Mnuchin told CNBC in an interview Friday that he and Fed Chairman Jerome Powell were “in constant conversation” about financial crisis management tools that could be deployed to counter the virus-driven fallout.
“We don’t have the same authorities we had before Dodd-Frank and the financial crisis, but we do have authorities and we will be looking at using those,” Mnuchin said, noting that the Fed had already announced the injection of over a trillion dollars of short-term liquidity into markets, in what he said was an “unprecedented move.”
The New York Federal Reserve said Thursday it would make $1.5 trillion available for overnight lending markets and start purchasing a broader range of U.S. Treasury securities as part of its monthly purchases. The central bank offered $500 billion in a three-month repo operation on Thursday and will offer an additional $500 billion in one-month repo and $500 billion in three-month repo loans on Friday.
“We’ll be rolling out other programs,” Mnuchin said. “There will be a massive amount of liquidity.”
The Treasury Secretary also encouraged banks to borrow from the Fed’s so-called discount window, which is a monetary policy tool banks have often been reluctant to use.
“There’s no stigma about going to the discount window,” Mnuchin said. “They should feel free to draw from the discount window. That’s another great source of liquidity for them to lend to companies.”
A Fed research note explains the “stigma” dynamics: “For decades, banks have demonstrated some reluctance to use the discount window in this manner out of concern that the act of borrowing might send a negative signal about their financial conditions to their counterparties, their competitors, their regulators, and the public.”
“At various times, the Federal Reserve has made adjustments to discount window operating procedures in an effort to reduce stigma, but stigma likely persists today,” the note says.
Mnuchin also said the Trump administration was considering a range of alternatives to ensure the economy does not seize up in the face of coronavirus-related travel disruptions, event cancellations, and business closures.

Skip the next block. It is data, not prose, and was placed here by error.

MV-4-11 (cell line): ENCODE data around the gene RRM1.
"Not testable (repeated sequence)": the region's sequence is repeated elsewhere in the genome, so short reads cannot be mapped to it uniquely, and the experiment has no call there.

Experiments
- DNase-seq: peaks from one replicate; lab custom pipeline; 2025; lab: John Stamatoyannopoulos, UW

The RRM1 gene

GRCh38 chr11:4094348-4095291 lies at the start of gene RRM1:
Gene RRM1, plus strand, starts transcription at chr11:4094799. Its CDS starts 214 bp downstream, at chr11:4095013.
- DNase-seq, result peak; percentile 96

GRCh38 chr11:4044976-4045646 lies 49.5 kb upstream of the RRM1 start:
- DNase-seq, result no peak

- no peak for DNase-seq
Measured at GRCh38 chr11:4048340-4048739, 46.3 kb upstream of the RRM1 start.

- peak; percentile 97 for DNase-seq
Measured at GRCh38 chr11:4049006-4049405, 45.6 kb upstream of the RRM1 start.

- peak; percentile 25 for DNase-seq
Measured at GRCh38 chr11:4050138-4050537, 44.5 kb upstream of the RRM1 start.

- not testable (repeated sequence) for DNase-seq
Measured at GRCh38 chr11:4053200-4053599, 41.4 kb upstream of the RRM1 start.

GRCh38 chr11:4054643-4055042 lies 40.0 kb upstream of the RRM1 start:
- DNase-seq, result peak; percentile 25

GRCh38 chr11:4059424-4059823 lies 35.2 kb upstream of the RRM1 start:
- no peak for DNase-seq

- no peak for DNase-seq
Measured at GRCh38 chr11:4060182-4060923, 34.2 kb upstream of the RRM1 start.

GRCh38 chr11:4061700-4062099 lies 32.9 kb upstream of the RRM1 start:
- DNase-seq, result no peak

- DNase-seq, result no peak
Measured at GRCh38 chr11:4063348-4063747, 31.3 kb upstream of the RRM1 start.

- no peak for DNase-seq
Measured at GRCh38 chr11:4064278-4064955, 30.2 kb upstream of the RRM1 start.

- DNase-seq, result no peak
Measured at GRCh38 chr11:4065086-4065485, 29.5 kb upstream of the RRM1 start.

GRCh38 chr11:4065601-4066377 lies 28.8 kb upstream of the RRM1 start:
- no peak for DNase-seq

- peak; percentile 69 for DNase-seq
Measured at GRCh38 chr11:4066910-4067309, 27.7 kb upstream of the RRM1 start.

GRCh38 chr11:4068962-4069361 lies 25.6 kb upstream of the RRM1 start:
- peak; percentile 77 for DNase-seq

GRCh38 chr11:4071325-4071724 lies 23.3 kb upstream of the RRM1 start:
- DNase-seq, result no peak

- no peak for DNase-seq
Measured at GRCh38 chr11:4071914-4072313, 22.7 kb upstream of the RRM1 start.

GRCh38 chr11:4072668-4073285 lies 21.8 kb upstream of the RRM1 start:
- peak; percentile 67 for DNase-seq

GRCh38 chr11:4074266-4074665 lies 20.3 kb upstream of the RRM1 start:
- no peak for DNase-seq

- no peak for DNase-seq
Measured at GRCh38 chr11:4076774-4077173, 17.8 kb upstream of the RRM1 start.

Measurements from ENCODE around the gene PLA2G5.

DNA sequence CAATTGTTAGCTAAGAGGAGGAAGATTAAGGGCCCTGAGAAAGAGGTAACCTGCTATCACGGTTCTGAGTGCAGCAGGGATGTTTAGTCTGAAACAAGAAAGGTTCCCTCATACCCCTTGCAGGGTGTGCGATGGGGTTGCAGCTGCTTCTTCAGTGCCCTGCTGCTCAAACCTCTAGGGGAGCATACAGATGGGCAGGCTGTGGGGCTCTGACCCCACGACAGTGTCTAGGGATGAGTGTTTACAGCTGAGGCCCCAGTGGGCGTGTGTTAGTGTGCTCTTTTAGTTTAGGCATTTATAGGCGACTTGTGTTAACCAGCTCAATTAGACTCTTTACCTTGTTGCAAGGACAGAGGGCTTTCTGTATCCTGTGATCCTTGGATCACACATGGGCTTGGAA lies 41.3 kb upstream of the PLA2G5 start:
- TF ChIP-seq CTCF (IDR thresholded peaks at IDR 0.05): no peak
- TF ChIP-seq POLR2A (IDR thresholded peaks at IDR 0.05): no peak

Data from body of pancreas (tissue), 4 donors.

“We’re going to look at every tool in the toolbox,” he said, adding that the Trump administration was considering a temporary suspension of student debt payments amid the coronavirus outbreak.
“That’s on our list of 50 different items we’re bringing to the president for a decision,” Mnuchin told CNBC’s “Squawk Box” after being asked if he would consider a three-month suspension of payments.
“The president is all about action, action, action,” he added.
On Wednesday, President Donald Trump said the Treasury Department would defer tax payments without interest or penalties for certain individuals and businesses negatively impacted, aiming to provide more than $200 billion of additional liquidity to the economy.
Trump also said the Small Business Administration will provide capital and liquidity to firms affected by the coronavirus by providing low-interest loans to small businesses in affected states and territories, effective immediately. He also suspended all travel from Europe, with a few exceptions, to the United States for 30 days starting on Friday.
Earlier, Trump signed an $8.3 billion emergency spending bill to combat the spread of the virus and develop vaccines for the disease.
Mnuchin also told CNBC that he believes the stock market plunge will be short-lived and so represents an attractive buying opportunity.
“This is a short-term issue. It may be a couple of months but we’re going to get through this and the economy will be stronger than ever,” he said.
“I look back at people who bought stocks after the crash in 1987, people who bought stocks after the financial crisis. For long-term investors, this will be a great investment opportunity,” he added.